We got into Amsterdam a little late, but I could only imagine how much time it might have taken had I skimped and got a stopping train. I probably would have found myself stuck somewhere in northern Belgium with water up to my armpits. So I happily made my way out of Amsterdam Central Station, stopping only for a lengthy queue to change some money over to the local flavour.
When you walk out of Amsterdam Central Station into the Stationsplein, Amsterdam really hits you in the face. Bicycles and trams are everywhere – not a car in sight. There are canals right outside, and swarms of people walking in all directions. I was already booked into one of the nearby HI Youth Hostels, and walked slowly through the square outside the station, just basking in the atmosphere, and looking for a map.
While I was getting my bearings, no less than two blokes approached me and asked if I needed accommodation. I guess with a pack on my back, a camera in one hand and a bit of paper with an address on it in the other, I had “backpacker” written all over me. One of them cheerfully directed me to the VVV (it means tourist office, though I don’t know what it stands for) where I found a map, determined where the hell I was going, and bought a multi-use transport ticket, better known as a Strippenkart.
It was no trouble talking to people, because just about everyone there seemed to speak English – in fact most of them spoke English better than people from English-speaking countries. And with the exchange rates, the money wasn’t confusing, because one guilder was worth about one dollar.
I got on a tram which zipped down what looked like the main street, Damrak, and I got out and walked for a couple of minutes down Kloveniersburgval, a lengthily named, awkward to pronounce street which like many in Amsterdam is split in two by a canal down the middle. It must make doing U-turns rather inconvenient. I found the hostel, checked into the enormous dorm, stuffed my belongings into a locker, and headed out to explore.
I walked around and around and up and down the streets of Amsterdam, poking my head in shop windows, trying without success to keep track of the number of bicycles, and continually stopping to enjoy the very scenic canals.
Something I noticed was that there seemed to be much fewer phones in central Amsterdam than almost any other city I had visited. Edinburgh, London, even Inverness had heaps of phones, you could hardly walk down the street for bumping into them. But in Amsterdam they were relatively scarce, though given their metallic bright green appearance, maybe somebody decided that they don’t want more of them on the streets because they’re kind of ugly.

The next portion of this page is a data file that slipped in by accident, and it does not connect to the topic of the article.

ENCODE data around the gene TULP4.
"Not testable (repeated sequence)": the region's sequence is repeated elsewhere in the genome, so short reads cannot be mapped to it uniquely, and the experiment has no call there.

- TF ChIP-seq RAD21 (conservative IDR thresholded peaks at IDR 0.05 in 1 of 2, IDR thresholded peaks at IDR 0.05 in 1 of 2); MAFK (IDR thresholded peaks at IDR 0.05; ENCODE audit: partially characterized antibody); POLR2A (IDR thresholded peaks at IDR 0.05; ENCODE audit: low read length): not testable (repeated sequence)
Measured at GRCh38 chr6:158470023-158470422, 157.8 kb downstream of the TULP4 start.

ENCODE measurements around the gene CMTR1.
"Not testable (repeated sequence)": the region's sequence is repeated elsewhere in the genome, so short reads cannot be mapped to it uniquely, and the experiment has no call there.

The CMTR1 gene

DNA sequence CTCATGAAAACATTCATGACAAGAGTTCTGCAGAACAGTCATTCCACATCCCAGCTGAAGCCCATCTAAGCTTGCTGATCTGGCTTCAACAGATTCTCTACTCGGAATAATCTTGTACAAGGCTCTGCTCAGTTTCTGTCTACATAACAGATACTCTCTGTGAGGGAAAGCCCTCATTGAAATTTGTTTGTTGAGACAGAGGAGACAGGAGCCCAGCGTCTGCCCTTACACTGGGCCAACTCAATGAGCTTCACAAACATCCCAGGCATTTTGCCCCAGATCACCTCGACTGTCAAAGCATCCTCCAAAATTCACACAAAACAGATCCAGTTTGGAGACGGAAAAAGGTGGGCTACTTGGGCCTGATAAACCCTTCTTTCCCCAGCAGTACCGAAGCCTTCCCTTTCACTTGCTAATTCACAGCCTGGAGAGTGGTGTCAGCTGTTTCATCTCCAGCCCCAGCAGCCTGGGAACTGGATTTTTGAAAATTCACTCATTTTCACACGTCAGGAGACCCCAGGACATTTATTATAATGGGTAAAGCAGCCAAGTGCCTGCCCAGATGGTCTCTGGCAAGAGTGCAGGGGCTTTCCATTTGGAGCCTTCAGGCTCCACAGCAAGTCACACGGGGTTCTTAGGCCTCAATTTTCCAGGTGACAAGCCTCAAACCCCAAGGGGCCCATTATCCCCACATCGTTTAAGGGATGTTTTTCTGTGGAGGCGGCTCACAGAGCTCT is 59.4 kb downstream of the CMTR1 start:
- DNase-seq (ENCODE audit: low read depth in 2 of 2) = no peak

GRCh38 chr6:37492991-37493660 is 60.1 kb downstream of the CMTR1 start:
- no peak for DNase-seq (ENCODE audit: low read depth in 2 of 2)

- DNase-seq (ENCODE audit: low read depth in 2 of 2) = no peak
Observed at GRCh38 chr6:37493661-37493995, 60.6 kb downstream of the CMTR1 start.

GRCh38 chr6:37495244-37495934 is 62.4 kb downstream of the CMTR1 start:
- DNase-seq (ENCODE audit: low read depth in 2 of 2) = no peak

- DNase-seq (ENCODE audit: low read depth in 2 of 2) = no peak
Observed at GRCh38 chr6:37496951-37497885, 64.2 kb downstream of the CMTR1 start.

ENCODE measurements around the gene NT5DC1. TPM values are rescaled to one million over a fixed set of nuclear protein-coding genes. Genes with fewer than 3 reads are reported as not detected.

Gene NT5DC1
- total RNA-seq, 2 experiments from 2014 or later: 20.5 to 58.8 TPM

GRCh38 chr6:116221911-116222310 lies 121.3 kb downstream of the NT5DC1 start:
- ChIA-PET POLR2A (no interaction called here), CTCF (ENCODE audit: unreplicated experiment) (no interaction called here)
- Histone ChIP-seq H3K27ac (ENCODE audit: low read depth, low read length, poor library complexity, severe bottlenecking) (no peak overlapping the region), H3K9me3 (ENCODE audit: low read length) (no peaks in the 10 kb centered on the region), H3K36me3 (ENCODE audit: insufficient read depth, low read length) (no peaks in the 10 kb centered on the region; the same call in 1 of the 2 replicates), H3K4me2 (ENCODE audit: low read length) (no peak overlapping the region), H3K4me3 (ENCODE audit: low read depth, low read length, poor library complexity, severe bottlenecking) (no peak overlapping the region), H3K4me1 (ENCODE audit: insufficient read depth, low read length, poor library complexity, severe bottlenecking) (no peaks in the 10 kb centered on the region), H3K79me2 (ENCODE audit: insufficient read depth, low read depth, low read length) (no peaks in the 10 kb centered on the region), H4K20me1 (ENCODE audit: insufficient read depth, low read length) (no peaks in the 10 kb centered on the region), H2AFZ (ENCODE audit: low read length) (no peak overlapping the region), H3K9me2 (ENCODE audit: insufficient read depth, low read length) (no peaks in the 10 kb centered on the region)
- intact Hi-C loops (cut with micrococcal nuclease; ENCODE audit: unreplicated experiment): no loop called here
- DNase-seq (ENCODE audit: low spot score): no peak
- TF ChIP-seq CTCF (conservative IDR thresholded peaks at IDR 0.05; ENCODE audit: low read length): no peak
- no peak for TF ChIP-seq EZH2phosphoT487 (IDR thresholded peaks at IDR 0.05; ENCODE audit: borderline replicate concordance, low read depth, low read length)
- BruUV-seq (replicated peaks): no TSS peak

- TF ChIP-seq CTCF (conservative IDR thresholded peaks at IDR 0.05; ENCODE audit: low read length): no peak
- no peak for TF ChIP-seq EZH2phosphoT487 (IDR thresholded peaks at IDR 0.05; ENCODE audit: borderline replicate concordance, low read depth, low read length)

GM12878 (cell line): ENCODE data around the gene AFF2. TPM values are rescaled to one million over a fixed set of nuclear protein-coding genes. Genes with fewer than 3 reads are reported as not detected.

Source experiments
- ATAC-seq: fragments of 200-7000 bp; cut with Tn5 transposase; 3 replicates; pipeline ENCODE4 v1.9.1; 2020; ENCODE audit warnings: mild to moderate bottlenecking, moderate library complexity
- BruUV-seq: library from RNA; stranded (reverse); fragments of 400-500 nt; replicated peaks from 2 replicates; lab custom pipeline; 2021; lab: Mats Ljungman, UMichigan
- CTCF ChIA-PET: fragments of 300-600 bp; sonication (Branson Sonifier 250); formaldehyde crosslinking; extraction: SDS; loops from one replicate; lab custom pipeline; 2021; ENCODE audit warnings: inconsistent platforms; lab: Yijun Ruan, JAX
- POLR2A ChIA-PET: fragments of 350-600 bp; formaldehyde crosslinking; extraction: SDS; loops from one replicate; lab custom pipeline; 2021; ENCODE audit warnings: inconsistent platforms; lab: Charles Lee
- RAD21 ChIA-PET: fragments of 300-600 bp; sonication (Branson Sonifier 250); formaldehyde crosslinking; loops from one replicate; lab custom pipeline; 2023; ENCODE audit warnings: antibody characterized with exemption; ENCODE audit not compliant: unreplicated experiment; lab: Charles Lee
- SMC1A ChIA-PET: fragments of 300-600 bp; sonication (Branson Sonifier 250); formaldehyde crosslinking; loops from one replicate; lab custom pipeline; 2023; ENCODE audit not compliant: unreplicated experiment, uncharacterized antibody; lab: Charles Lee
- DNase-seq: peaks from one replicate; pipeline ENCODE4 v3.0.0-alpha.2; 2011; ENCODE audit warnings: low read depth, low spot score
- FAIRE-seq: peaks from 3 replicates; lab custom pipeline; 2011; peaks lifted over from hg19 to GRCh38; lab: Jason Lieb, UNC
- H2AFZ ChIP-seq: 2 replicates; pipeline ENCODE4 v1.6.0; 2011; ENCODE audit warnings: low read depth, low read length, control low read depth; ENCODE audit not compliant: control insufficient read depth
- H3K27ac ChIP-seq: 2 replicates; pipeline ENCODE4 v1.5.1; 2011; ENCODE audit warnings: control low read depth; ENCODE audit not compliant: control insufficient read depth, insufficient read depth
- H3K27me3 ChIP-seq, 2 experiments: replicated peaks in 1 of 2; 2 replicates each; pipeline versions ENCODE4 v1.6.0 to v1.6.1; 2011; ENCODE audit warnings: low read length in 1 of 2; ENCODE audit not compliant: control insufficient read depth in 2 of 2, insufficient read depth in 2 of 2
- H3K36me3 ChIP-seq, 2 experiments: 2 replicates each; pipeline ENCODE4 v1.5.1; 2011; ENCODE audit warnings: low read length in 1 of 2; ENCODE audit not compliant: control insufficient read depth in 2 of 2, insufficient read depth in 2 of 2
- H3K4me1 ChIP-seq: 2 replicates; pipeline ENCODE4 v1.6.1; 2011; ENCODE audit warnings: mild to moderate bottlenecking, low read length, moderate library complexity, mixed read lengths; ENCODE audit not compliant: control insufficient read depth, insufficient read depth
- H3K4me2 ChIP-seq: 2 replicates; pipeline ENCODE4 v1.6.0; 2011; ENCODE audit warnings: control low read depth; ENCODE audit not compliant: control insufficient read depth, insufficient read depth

I had bought a phone card, and stopped every so often to try and phone Brigitte, a Toxic Custard reader who had said she’d show me around Amsterdam. Now this is the embarrassing bit, which I didn’t even tell her when I finally reached her, but I’m a safe distance away that I won’t be able to hear her laughter when she reads this: I walked around for a couple of hours trying to call her from different phones, finding it continually engaged, before I finally realised that had the number wrong. I was missing out on the area code. Bad move. Once I even left a voicemail, expressing my frustration at the continual busy tone!
It started to get dark, and it started raining, but I kept trudging around the streets, watching people going about their business, and generally enjoying myself. In fact, at one point it started pouring down with rain, and during this torrential downpour I spotted something that will live with me always: a brave Amsterdam soul, riding his bicycle down Vijzelstraat, one hand on the handlebars, the other on an umbrella.
Amsterdam really does appear to be a bicycle-friendly city. A lot of the streets are one way, and single lane, and don’t allow car parking, which of course isn’t a problem for bicycles, which seemed to be chained to just about anything that wasn’t moving.
I found dinner, which was traditional Dutch lasagne and garlic bread and a drink, at a very traditional Dutch restaurant named “New York Pizza”. After munching it down, I found a phone and wisely decided to try Brigitte’s number with the area code. Needless to say I got through first time.